Why Saudi Arabia Must Push OPEC To Extend Production Cuts

Friday, 24 March, 2017 - 15:30

Since the Saudi Aramco deal is so vital to the future of that economic reform package, Saudi Arabia may be willing to overlook poor compliance with a production cut agreement from other participants, such as Russia, or will refrain from aggressively pushing Iran, which is exempt from the current production cut measure, to limit its production should it join the deal. But that doesn't mean Saudi Arabia will not be aggressive about trying to coerce other OPEC members to extend the production cuts. It simply cannot afford to allow the production deal to expire. Its efforts would receive a boost if other producers follow suit. Many of its Gulf Cooperation Council allies, including Kuwait, have also expressed the need to extend the deal. Additionally, many of the supply hawks within OPEC, such as Venezuela, remain supportive of an extension.

The biggest area of concern for Saudi Arabia over oil production remains compliance by Russia. The country had agreed to trim production over time to reach 300,000 bpd, the second-highest figure by any producer in the deal, and although it has not yet hit that mark, it is ahead of schedule in implementing cuts. That said, the lion's share of Russia's cuts have been shouldered by Rosneft, which alone has trimmed output by 83,000 bpd, representing roughly two-thirds of Russia's cuts in production.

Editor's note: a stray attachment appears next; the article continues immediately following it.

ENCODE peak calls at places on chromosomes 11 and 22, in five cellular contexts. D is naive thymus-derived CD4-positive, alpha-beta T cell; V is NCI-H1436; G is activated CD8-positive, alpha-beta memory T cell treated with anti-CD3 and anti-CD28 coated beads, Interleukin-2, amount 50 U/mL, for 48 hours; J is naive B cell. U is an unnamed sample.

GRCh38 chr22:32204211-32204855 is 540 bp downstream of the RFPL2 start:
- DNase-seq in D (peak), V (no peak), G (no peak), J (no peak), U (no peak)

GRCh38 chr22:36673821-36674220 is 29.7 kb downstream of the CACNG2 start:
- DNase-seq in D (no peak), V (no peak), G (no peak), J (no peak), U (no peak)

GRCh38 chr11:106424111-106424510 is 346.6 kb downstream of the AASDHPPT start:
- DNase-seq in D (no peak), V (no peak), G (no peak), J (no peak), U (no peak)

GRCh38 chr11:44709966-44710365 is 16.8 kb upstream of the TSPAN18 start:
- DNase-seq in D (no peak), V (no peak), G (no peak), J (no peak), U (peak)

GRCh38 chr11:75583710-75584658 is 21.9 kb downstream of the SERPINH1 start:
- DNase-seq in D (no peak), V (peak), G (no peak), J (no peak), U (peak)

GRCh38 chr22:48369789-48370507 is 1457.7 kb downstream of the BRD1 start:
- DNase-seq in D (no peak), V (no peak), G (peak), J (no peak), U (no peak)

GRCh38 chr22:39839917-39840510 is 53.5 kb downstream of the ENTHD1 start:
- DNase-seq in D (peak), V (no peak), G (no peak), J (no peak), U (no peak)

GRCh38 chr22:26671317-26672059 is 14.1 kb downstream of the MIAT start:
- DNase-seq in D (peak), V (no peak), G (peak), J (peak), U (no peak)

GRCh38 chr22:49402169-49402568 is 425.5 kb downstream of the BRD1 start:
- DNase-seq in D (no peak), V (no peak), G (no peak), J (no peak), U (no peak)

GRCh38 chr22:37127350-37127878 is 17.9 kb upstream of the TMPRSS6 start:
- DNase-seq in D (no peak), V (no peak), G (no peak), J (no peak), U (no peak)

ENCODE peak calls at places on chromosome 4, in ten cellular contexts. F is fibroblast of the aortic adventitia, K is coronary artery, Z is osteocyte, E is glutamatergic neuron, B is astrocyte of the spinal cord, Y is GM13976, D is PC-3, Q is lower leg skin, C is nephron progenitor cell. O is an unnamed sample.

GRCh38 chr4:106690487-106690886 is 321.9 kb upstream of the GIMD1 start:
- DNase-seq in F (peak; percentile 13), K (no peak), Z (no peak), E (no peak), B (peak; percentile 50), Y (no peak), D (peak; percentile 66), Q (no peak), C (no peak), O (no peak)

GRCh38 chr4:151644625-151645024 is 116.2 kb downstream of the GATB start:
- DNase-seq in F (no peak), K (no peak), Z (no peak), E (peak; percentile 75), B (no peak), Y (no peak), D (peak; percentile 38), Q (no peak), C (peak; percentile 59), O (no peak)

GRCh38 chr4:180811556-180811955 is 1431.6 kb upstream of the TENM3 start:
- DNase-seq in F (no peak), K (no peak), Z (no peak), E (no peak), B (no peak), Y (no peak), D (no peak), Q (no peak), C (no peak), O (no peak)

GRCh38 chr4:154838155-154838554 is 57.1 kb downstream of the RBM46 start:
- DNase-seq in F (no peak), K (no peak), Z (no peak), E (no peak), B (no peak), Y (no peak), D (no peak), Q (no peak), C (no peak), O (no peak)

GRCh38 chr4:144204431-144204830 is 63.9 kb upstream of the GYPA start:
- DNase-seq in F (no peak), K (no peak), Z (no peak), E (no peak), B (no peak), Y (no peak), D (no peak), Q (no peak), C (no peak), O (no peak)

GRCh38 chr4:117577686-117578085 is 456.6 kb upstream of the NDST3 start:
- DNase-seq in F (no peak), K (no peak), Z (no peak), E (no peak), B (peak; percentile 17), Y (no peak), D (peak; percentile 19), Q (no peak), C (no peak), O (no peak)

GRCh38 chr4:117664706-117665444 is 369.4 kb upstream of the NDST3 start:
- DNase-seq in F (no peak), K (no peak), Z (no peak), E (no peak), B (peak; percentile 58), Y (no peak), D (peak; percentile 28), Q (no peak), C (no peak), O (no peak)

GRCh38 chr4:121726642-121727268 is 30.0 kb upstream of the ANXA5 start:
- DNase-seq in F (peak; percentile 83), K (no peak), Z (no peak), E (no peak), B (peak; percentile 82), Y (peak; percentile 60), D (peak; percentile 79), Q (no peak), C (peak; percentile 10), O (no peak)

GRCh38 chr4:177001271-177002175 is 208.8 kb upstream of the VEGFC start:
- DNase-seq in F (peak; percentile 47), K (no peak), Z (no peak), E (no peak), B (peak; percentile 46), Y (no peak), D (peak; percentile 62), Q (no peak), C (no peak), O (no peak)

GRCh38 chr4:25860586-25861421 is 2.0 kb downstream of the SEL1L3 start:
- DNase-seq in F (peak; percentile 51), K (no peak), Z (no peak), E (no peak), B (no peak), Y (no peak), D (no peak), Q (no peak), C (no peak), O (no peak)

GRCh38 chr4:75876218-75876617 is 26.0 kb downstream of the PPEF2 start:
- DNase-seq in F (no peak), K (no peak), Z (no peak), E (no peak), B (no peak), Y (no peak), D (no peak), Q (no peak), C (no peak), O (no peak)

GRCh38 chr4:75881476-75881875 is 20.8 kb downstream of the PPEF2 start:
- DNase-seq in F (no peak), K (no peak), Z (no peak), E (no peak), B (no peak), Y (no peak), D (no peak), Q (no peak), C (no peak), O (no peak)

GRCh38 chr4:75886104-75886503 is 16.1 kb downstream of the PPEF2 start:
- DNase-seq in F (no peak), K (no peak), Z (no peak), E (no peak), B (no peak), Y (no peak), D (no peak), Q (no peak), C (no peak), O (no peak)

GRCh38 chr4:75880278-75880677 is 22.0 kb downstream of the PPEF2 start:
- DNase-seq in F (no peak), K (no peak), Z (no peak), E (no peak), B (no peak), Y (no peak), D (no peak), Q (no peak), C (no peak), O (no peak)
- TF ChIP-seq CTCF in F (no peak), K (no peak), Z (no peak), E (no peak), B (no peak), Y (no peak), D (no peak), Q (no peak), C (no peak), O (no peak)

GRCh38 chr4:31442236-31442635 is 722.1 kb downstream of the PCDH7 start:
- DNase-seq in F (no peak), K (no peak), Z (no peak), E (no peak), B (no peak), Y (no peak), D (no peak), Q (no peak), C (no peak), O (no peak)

Rosneft has consistently lobbied for Russia not to be involved in any agreements and earlier this month noted that it had concerns about extending the deal because other of the country's producers have not fulfilled their promises. This is likely a message from the oil giant's chief, Igor Sechin, aimed squarely at rival Russian producers, warning them to get on board because Rosneft will not increase its share. Rosneft is likely leveraging its participation in the cuts to exact concessions from the Kremlin on a string of other issues (such as taxes and assets control). Should Rosneft oppose extending the deal, Russia's overall involvement would decline entirely. If Russian participation wanes, it would be a huge blow to Riyadh, which is competing with Russia for market share in places such as China.

Nevertheless, it is clear what Saudi Arabia's optimal outcome is. Saudi Energy Minister Khalid al-Falih has his work cut out for him over the next two months as he strives to extend the production cut deal in the face all of its complications.

Source: Stratfor.